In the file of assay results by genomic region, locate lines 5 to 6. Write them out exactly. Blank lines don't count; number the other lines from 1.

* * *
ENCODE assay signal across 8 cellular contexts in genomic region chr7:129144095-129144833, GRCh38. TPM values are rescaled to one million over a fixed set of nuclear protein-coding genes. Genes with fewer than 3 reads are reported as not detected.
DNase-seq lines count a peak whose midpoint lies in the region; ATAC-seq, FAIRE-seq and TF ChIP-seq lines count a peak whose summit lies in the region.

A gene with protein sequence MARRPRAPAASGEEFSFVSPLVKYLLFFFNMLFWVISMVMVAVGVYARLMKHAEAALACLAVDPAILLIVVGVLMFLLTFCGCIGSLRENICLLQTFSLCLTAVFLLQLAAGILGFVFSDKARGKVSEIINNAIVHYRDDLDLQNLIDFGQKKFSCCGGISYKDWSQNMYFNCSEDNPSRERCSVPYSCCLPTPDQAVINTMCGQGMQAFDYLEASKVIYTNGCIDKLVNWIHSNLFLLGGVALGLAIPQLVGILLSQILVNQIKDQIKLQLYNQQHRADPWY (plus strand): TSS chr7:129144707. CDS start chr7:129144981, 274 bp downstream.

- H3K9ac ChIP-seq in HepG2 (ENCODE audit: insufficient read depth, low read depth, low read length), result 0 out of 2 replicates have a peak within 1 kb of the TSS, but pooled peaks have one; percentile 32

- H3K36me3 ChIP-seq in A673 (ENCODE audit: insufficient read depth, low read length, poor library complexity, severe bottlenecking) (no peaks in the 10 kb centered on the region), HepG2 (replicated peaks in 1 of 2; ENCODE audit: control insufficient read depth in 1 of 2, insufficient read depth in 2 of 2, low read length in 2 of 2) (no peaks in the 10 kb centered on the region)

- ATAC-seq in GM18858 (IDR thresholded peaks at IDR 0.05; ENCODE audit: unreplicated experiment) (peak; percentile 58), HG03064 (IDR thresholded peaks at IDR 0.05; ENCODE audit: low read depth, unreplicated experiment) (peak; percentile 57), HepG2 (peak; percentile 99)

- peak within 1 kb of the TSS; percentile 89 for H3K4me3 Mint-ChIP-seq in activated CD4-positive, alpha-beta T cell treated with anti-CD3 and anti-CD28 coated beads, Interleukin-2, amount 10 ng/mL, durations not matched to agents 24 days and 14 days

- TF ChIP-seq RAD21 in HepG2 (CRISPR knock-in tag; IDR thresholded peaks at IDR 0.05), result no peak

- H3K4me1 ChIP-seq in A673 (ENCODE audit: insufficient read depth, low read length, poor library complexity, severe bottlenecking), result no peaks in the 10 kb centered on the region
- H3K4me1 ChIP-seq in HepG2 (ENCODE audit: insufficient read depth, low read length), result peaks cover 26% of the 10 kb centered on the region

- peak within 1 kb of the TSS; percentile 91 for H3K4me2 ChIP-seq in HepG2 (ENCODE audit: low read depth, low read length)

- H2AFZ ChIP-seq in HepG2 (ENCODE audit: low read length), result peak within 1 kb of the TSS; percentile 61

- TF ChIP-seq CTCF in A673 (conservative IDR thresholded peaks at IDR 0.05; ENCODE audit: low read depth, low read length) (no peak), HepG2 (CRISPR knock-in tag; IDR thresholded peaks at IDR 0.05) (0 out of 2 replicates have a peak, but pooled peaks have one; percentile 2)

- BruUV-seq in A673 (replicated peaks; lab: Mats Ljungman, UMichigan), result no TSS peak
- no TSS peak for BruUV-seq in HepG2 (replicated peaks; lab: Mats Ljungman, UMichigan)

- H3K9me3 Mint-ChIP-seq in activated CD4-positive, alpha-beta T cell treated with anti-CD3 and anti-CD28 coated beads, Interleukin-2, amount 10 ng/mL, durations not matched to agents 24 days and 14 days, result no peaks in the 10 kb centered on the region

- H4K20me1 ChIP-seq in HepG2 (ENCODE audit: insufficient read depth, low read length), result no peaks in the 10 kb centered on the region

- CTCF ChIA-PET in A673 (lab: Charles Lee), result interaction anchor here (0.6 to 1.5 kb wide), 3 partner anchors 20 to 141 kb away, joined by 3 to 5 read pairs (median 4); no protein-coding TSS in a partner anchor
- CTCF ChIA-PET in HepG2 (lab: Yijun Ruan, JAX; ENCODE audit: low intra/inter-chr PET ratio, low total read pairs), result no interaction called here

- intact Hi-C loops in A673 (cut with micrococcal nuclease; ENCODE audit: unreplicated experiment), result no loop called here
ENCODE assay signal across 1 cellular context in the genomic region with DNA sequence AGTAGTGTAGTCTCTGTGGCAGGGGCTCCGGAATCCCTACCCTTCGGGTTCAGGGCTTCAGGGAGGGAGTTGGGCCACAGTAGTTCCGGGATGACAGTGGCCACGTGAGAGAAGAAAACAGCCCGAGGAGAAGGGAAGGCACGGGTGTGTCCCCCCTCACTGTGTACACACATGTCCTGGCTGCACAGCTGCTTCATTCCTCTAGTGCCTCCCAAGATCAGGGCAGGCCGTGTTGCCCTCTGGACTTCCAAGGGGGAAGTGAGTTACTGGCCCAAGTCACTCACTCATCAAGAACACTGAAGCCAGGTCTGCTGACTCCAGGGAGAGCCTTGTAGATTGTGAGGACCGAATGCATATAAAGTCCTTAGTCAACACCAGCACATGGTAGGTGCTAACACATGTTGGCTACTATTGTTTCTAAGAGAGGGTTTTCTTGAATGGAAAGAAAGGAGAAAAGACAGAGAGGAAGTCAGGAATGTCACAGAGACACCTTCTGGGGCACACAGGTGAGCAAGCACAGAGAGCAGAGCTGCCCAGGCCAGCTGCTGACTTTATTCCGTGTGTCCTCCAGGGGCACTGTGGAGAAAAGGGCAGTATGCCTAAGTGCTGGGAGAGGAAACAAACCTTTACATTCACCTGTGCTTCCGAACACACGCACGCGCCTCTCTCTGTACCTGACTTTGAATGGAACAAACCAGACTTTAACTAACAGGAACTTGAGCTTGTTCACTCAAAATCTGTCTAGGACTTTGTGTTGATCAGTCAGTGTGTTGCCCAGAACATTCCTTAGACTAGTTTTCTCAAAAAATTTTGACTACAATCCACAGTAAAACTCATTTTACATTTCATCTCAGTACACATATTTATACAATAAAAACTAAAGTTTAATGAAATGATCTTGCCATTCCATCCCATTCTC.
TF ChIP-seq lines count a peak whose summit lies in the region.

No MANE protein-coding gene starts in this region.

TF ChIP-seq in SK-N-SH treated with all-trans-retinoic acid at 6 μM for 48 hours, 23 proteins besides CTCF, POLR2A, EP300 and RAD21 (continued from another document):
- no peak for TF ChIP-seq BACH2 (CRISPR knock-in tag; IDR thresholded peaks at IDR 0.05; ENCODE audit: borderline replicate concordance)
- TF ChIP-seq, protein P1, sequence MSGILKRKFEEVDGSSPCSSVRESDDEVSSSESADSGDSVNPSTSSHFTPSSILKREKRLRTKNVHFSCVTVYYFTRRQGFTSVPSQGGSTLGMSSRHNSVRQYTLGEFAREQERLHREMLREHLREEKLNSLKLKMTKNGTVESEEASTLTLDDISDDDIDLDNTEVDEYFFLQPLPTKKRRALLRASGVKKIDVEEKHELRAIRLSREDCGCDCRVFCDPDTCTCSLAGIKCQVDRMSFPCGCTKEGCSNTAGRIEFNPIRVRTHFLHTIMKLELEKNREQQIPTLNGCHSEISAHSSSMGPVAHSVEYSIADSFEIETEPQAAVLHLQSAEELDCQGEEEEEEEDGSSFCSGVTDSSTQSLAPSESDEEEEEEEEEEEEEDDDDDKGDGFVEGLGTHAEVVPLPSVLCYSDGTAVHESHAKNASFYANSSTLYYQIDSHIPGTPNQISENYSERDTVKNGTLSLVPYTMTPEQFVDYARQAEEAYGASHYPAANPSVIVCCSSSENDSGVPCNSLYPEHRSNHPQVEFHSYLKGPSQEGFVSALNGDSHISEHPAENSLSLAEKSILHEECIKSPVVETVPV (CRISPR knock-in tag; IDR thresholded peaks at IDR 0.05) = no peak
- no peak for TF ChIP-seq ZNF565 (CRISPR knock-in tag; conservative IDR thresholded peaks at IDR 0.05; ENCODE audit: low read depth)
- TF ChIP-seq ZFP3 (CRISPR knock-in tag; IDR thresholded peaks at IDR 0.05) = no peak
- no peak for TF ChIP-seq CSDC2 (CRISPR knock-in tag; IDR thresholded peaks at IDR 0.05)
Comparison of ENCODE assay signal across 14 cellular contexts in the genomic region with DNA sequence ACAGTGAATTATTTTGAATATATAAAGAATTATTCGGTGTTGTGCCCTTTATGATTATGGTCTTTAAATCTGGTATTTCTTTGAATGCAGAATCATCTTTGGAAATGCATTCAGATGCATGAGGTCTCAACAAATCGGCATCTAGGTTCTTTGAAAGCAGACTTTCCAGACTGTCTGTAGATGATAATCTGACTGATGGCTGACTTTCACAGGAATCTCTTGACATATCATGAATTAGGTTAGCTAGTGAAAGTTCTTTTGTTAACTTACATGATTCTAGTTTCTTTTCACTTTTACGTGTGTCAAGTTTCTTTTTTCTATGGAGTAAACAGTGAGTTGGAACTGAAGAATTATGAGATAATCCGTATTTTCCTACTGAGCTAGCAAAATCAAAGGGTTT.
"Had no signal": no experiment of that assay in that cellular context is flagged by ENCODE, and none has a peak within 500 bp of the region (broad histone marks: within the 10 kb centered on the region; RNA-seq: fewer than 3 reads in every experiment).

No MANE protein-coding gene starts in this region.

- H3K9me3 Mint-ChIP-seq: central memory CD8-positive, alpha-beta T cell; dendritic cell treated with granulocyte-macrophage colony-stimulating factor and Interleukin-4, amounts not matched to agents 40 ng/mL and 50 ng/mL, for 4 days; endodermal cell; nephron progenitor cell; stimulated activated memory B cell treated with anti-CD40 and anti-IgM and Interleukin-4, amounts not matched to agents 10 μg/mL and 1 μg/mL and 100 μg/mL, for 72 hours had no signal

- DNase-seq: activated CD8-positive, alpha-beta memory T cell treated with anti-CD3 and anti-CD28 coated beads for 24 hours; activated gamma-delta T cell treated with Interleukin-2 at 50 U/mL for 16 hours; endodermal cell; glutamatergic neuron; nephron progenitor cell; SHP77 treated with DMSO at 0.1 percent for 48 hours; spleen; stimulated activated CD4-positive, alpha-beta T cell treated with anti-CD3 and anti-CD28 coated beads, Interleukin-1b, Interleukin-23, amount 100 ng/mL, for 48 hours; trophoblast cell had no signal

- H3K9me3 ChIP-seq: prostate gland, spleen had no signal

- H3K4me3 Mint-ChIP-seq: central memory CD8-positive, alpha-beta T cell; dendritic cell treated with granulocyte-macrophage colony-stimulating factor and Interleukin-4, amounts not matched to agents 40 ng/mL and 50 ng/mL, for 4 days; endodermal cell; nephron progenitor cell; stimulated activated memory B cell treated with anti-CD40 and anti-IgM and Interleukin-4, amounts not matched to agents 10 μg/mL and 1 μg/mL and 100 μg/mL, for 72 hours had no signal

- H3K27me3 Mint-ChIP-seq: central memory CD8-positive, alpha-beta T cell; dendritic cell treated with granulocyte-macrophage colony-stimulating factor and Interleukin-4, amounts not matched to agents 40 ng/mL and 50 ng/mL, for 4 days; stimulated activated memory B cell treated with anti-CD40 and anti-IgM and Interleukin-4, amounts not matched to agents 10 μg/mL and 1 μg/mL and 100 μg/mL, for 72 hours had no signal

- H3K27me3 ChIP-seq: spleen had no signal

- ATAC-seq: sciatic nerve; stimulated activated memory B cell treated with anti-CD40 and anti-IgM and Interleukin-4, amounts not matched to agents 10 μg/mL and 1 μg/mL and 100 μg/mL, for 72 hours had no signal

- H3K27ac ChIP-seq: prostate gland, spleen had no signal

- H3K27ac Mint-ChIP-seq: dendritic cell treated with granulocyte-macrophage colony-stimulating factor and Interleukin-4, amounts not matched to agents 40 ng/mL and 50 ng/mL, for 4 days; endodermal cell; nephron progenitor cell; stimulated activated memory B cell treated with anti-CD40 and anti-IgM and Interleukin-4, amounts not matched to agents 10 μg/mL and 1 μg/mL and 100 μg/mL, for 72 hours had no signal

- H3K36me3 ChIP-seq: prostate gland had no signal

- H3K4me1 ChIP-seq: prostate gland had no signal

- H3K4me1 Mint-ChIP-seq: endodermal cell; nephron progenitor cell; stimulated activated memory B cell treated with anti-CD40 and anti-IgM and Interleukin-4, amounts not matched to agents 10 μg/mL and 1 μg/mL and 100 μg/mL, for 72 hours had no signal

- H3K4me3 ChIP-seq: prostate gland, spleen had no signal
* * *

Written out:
- H3K36me3 ChIP-seq in A673 (ENCODE audit: insufficient read depth, low read length, poor library complexity, severe bottlenecking) (no peaks in the 10 kb centered on the region), HepG2 (replicated peaks in 1 of 2; ENCODE audit: control insufficient read depth in 1 of 2, insufficient read depth in 2 of 2, low read length in 2 of 2) (no peaks in the 10 kb centered on the region)

- ATAC-seq in GM18858 (IDR thresholded peaks at IDR 0.05; ENCODE audit: unreplicated experiment) (peak; percentile 58), HG03064 (IDR thresholded peaks at IDR 0.05; ENCODE audit: low read depth, unreplicated experiment) (peak; percentile 57), HepG2 (peak; percentile 99)